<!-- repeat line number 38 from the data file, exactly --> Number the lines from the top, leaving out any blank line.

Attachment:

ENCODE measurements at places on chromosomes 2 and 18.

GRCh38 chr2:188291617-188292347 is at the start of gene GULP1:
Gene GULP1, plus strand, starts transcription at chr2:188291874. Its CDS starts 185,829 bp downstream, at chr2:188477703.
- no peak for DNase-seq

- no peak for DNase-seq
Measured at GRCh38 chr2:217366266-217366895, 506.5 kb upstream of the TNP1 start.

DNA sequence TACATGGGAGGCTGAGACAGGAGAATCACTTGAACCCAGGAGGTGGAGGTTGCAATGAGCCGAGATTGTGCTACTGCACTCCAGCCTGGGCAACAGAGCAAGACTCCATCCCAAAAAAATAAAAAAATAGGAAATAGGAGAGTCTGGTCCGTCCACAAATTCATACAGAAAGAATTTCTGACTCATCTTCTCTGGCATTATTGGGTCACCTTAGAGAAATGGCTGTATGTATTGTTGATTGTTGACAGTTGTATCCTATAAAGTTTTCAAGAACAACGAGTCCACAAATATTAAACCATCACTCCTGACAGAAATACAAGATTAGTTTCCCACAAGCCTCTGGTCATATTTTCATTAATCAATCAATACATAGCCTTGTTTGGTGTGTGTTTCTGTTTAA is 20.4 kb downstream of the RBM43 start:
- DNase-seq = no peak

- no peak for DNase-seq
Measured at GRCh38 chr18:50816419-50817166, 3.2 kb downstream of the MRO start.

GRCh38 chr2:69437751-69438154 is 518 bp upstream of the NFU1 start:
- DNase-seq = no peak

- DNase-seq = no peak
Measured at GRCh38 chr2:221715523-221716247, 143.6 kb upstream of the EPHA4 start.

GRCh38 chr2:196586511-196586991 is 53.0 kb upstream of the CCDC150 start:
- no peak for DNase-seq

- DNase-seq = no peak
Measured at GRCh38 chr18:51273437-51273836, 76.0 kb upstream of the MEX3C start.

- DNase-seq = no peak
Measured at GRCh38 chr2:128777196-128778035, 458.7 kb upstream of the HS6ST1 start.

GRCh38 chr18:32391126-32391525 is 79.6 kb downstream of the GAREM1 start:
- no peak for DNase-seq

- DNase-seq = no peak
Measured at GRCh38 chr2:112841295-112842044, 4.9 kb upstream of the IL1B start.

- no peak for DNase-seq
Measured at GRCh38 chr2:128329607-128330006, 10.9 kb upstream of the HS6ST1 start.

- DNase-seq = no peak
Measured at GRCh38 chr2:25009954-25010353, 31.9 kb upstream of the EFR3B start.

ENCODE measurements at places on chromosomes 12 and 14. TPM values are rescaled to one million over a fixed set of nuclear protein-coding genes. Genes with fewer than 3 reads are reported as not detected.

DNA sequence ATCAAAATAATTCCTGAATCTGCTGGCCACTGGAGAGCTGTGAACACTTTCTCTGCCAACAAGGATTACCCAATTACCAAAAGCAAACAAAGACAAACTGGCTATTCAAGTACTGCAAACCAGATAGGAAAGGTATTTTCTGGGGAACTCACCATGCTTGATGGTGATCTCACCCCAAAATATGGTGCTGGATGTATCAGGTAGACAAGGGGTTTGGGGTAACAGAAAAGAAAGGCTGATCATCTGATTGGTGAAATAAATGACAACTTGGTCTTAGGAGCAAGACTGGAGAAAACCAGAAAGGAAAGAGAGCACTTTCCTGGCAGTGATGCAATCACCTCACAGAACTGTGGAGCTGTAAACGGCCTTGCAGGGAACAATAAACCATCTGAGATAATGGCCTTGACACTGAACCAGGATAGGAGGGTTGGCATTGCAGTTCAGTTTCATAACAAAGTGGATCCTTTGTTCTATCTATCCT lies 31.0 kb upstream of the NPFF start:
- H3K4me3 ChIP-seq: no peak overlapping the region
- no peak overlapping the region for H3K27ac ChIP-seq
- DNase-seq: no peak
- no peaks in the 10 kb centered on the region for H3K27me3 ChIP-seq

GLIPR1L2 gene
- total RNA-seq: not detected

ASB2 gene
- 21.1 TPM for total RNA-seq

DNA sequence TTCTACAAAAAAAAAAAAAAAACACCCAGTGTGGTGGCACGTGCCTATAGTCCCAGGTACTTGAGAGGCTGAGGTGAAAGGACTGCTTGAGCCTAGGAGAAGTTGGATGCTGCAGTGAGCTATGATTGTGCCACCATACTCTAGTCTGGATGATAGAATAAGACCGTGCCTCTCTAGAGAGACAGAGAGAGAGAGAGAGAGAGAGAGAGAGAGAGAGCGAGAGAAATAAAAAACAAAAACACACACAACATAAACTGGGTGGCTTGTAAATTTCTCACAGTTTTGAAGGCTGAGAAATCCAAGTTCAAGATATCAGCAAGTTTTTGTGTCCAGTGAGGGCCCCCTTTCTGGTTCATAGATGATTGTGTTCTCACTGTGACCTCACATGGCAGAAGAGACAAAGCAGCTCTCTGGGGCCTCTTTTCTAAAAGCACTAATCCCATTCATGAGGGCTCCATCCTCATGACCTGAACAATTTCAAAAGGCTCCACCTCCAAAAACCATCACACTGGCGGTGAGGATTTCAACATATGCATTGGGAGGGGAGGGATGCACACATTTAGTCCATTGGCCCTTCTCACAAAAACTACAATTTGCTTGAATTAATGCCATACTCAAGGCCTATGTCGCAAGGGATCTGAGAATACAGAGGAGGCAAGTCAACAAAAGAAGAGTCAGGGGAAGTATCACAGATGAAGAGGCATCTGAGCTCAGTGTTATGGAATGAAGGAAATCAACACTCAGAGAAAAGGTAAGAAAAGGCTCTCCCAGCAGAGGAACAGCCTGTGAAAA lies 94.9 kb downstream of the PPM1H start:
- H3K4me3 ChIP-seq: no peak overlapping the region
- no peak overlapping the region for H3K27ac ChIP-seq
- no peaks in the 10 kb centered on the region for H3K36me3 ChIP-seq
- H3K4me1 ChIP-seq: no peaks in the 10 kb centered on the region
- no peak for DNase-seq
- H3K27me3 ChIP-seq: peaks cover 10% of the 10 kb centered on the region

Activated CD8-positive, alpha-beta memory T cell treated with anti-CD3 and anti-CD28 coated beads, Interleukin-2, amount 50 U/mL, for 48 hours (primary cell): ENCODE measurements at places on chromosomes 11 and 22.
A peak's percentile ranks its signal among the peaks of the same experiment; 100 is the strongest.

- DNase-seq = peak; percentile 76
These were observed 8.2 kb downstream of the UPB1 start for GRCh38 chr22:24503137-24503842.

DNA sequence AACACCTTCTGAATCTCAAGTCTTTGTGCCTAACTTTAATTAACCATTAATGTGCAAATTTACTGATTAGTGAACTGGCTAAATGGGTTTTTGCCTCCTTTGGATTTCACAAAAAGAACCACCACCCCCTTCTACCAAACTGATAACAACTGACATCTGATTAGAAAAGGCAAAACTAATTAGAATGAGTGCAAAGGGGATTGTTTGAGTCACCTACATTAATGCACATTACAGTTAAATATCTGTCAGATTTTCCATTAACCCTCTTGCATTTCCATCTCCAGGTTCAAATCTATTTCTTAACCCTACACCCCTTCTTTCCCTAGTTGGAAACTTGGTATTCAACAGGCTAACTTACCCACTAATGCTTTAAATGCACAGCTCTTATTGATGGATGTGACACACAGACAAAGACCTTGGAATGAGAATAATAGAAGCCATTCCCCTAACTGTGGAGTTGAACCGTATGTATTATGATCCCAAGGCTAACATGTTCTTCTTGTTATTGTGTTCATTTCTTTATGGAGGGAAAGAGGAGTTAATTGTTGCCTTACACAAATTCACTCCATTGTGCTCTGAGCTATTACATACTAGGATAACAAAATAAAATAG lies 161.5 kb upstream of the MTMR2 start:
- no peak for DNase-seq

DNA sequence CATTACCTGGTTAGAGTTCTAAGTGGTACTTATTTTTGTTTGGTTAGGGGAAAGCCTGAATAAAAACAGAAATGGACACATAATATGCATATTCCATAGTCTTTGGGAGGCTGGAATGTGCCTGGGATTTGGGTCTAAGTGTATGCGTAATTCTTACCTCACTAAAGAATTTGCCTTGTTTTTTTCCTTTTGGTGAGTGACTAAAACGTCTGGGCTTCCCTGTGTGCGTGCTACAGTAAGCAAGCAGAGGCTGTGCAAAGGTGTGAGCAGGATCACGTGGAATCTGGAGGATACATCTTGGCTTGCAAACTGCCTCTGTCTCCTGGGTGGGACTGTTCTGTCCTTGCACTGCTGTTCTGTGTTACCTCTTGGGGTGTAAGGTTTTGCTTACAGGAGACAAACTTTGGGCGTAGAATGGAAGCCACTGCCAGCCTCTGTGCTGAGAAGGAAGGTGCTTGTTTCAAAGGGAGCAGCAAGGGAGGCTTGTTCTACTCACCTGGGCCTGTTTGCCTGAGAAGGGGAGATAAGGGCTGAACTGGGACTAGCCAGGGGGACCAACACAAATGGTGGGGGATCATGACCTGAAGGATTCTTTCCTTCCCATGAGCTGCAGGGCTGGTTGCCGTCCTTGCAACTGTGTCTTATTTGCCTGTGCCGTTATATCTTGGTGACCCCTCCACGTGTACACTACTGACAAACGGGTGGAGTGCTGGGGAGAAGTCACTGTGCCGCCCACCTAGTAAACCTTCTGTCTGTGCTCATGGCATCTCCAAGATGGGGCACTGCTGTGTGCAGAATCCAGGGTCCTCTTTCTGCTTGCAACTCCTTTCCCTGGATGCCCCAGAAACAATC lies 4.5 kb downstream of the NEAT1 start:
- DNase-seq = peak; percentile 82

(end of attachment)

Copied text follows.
- 21.1 TPM for total RNA-seq